wedding-day-worries-fears-and-how-you-can-overcome-them-or-deal-with-them

6 Wedding Worries and How to Cope with Them

The most common worries you have for your big day – and how to get over them.

6 Wedding Worries and How to Cope with Them

wedding-day-worries-fears-and-how-you-can-overcome-them-or-deal-with-them
Photo: John & Joseph Photography Inc.

With any large milestone, you’re bound to have a healthy dose of anxiety. Whether you’re worrying about a late vendor, a missing shoe, tripping over your words – or feet – during the ceremony: all couples preparing to tie the knot experience some fear.

To avoid getting in over your head with these thoughts, the key is to be as prepared as possible – though, of course, something will always go wrong no matter how organized you are. It’s good to get ahead of the things you’ll be able to control, and let go of the things you cannot. We’ve put together a list of some of the most common wedding-related worries – and how to cope with them in a healthy way.

1. Guests wearing white. Unfortunately, there isn’t much you’re able to do on this front. Attendees may not take kindly to seeing a “please, no white attire” line on the invitations or your wedding website. The more people you’re inviting, the more likely it might be that someone will show up in an ivory dress – she’ll insist to others that it’s “not exactly white,” but she’s not fooling anyone.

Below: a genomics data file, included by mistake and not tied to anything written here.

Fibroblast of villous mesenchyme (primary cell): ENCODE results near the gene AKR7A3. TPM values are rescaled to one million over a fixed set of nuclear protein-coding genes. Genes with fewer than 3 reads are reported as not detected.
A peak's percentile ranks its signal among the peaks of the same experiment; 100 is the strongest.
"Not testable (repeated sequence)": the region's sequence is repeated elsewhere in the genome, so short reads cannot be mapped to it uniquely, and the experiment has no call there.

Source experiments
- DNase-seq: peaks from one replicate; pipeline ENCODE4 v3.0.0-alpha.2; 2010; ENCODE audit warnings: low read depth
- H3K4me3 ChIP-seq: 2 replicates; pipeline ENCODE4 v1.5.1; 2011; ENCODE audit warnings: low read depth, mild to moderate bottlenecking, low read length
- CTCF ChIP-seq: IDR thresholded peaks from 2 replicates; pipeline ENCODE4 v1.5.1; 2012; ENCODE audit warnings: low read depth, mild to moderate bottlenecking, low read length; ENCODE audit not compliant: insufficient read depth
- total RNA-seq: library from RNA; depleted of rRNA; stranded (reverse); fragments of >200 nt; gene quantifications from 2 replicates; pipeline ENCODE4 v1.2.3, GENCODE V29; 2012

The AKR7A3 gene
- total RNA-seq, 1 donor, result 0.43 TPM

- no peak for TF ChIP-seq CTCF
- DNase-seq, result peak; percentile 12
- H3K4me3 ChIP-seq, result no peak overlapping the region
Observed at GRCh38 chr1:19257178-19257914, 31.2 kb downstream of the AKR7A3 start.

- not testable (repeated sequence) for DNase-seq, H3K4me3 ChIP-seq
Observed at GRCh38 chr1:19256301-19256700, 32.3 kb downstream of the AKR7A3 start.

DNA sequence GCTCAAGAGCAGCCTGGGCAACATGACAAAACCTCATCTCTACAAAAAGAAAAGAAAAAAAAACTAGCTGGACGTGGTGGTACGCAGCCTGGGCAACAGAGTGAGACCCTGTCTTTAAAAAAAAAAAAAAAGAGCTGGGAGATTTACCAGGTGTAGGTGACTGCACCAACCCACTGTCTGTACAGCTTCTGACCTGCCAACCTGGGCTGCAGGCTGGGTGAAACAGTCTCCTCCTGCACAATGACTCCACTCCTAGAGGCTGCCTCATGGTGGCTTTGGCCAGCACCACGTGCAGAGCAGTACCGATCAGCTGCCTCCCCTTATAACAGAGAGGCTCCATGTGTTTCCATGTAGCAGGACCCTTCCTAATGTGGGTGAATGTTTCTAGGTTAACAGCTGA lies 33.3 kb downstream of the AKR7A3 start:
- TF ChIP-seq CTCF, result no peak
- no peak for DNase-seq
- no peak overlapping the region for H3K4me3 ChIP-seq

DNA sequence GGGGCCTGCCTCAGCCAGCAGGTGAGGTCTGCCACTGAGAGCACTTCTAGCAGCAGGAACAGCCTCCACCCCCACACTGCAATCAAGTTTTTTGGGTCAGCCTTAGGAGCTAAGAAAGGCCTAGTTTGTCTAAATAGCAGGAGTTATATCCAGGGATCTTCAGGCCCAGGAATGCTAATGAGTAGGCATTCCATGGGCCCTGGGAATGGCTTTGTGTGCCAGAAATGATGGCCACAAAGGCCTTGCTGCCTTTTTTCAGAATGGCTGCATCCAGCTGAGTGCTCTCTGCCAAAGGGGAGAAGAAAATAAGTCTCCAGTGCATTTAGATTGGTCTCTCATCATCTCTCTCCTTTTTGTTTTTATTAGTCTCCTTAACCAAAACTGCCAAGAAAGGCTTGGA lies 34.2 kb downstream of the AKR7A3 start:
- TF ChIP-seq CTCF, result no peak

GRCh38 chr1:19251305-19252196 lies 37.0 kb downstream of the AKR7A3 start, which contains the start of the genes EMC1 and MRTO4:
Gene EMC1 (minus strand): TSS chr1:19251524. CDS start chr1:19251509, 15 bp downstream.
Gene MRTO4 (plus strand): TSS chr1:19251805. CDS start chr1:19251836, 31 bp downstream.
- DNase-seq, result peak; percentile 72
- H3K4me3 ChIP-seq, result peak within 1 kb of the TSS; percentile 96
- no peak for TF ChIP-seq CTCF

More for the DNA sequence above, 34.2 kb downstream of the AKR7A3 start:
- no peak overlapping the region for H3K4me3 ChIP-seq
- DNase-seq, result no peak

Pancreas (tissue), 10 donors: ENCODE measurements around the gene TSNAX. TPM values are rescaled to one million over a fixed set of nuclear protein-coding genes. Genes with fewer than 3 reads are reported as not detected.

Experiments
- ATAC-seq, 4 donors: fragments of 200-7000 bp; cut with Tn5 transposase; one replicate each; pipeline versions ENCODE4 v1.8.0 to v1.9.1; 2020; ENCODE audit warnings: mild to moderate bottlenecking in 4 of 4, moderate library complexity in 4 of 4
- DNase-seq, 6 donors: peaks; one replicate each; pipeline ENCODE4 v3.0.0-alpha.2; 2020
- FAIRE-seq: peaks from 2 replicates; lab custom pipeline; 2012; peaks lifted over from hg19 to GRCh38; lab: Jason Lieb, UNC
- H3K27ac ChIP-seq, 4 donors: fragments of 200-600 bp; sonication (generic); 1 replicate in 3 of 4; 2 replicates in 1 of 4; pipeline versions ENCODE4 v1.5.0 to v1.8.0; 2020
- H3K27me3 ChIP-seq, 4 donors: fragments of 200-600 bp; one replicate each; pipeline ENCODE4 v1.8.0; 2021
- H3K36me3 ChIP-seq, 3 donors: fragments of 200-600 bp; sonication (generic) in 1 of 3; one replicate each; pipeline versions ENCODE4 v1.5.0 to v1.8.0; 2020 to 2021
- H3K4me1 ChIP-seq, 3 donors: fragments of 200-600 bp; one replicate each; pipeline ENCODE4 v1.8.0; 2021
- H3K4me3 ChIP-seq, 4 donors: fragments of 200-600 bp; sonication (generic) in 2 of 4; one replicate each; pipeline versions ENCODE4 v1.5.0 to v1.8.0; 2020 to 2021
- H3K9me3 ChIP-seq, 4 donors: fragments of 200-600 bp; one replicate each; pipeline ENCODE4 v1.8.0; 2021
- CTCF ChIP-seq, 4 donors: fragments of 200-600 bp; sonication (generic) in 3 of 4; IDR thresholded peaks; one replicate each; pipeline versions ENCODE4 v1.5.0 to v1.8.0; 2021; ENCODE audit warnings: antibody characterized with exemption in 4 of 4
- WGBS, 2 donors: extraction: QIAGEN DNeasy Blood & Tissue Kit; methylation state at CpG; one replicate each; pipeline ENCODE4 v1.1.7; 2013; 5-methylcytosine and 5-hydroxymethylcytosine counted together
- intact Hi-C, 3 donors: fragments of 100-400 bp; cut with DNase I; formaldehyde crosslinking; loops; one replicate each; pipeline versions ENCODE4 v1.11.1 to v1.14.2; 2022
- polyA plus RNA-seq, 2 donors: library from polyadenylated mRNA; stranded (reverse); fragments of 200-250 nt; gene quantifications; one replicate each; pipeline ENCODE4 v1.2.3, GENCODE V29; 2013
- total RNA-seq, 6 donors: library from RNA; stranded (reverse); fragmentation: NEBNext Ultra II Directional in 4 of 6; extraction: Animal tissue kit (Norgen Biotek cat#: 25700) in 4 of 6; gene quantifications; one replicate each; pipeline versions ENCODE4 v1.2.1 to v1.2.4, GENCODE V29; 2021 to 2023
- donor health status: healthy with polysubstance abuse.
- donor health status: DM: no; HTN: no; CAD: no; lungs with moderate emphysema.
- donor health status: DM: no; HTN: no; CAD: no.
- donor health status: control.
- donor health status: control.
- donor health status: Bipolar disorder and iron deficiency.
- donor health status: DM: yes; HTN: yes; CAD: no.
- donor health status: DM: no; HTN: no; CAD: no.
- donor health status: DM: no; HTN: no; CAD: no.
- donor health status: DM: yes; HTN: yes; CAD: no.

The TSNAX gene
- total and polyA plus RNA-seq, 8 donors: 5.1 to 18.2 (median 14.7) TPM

If it happens: Imitation is the sincerest form of flattery, right? The key here is to get your head out of the “it’s my day” mindset and develop a more positive, “I’m about to get married to the love of my life” attitude. You’ve planned elegant, picturesque nuptials – one alabaster frock shouldn’t muddle things for you or your beloved.

2. Weather. This can mean anything Mother Nature may have in store: a massive heat wave, thunderstorms, a particularly windy day, and beyond. The usual preventative measures depend on the particular climate in which your venue resides – though, having the wedding entirely indoors is the only 99%-effective route to take when hoping to avoid unpredictable weather. Earth can be very fickle – and very unwilling to recognize the importance of your wedding day.